How iPhone users with Windows PCs can get ‘Continuity Camera’ features now

iPhones account for around 50% of the smartphones used across the US enterprise markets, and while Mac share is growing, there are still millions using iPhones who rely on Windows hardware for work. So, when Apple announced Continuity Camera at WWDC last week, plenty of iPhone users with Windows PCs might have felt left behind.

But Camo says it is coming to their rescue.

What is Continuity Camera?

Announced in the glare of WWDC 2022, Continuity Camera lets iPhone users running the as-yet unreleased iOS 16 turn their smartphone into a webcam that automatically syncs with a Mac running the yet unreleased macOS Ventura. When it ships, it’s going to give users much higher quality video for Zoom calls.

For Windows-using iPhone owners, a third-party app called Camo, developed by Reincubate, is available for Windows and Mac (and compatible with Android). After WWDC, the developer took the initiative to get ahead of its fast follower with a bunch of new features announced this week.

What is Camo?

As reported back in February, Camo lets you use your iPhone as a webcam. Camo already supports a broad range of devices, including older iPhones that will never run Continuity Camera because they will not be supported by iOS 16.

It also runs on any 2010 or later Mac running macOS High Sierra, as well as on Windows systems — though the latest enhancements to the application aren’t available on Windows, yet. And it is used for video conferencing by CNBC tech columnist Joanna Stern.

What’s new in Camo?

Reincubate has announced a range of new features that take its solution several steps further than Apple’s own. Most of these are a good fit for enterprise pros, including things such as a drag-and-drop overlay editor, a gallery of 17 editable templates, a preview tool, and hotkeys for fast-switching between overlays.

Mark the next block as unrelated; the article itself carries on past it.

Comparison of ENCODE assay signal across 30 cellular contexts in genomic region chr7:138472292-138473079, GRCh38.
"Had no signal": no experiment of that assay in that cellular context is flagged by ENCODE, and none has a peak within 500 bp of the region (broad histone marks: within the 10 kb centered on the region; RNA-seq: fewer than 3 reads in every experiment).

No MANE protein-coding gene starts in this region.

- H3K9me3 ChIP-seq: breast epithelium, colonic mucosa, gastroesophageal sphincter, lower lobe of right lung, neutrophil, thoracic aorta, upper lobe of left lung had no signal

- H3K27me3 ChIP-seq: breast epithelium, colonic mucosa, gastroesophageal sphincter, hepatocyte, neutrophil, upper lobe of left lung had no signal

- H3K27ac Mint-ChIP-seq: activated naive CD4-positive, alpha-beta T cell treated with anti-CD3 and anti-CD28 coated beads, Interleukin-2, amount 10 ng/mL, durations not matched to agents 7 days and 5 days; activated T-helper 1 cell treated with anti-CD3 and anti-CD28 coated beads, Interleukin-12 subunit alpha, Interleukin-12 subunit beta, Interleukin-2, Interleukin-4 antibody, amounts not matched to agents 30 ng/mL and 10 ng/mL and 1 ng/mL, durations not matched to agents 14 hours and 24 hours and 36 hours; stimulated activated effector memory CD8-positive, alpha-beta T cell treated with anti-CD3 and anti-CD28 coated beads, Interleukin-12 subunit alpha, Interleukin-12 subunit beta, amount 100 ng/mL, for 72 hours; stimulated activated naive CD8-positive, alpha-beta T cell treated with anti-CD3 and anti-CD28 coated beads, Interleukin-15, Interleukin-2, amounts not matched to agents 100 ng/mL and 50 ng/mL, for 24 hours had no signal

It’s possible to create your own templates, which means you can show your company logo during a call, for example, or share a template to do so across your company, whether you use a Mac or a PC. You control some of the most advanced features using the Camo Studio application, where you can adjust, control, and compose your image, as well as choose overlays.

You also gain access to the zoom features on the iPhone, which means you can crop, pan, and rotate the image to get the best possible image.

What Reincubate says

Aidan Fitzpatrick, CEO of Reincubate, explained what the company is doing in a statement. “We’re thrilled to be bringing deeper, delightful overlay features to Camo,” he said. “Overlays help users stand out and create professional looks on video calls, recordings and streams, and Camo’s pre-built templates inspire and save time. Users can select a ready-made overlay and add their details to start promoting their channels, business, and streams today. It just works.”

Who is this for?

If you use an iPhone, even an older model, you probably already have a much better camera available to you than the webcam you use on your Mac or Windows PC. Yet, if you are a remote or hybrid worker, you likely want to look your best for your next video collaboration meeting. Camo makes this possible this, and goes several steps further than Apple has with Continuity Camera.

In other words, it’s a great tool to exploit the camera you always have with you on your iPhone for better video meetings, no matter how old the Mac or PC your company forces you to use — as long as IT lets you install Camo, that is.

Camo also supports dozens of video collaboration services, including Zoom, Google Meet, Microsoft Teams, FaceTime, Chrome, Safari, Firefox, Edge, GoToMeeting, Cisco Webex, QuickTime, Slack, Discord, WhatsApp, and more. 

The nitty-gritty details

The new overlay features are available today in Camo Studio 1.7 for macOS, in both free and paid versions, and can be downloaded from camoapp.com or the App Store. The same features are on the way to Windows in the coming months.

The Pro version (with the best features) will cost $4.99/month, $39.99/year or $79.99 for a lifetime license.

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The post How iPhone users with Windows PCs can get ‘Continuity Camera’ features now appeared first on PressTechNews.

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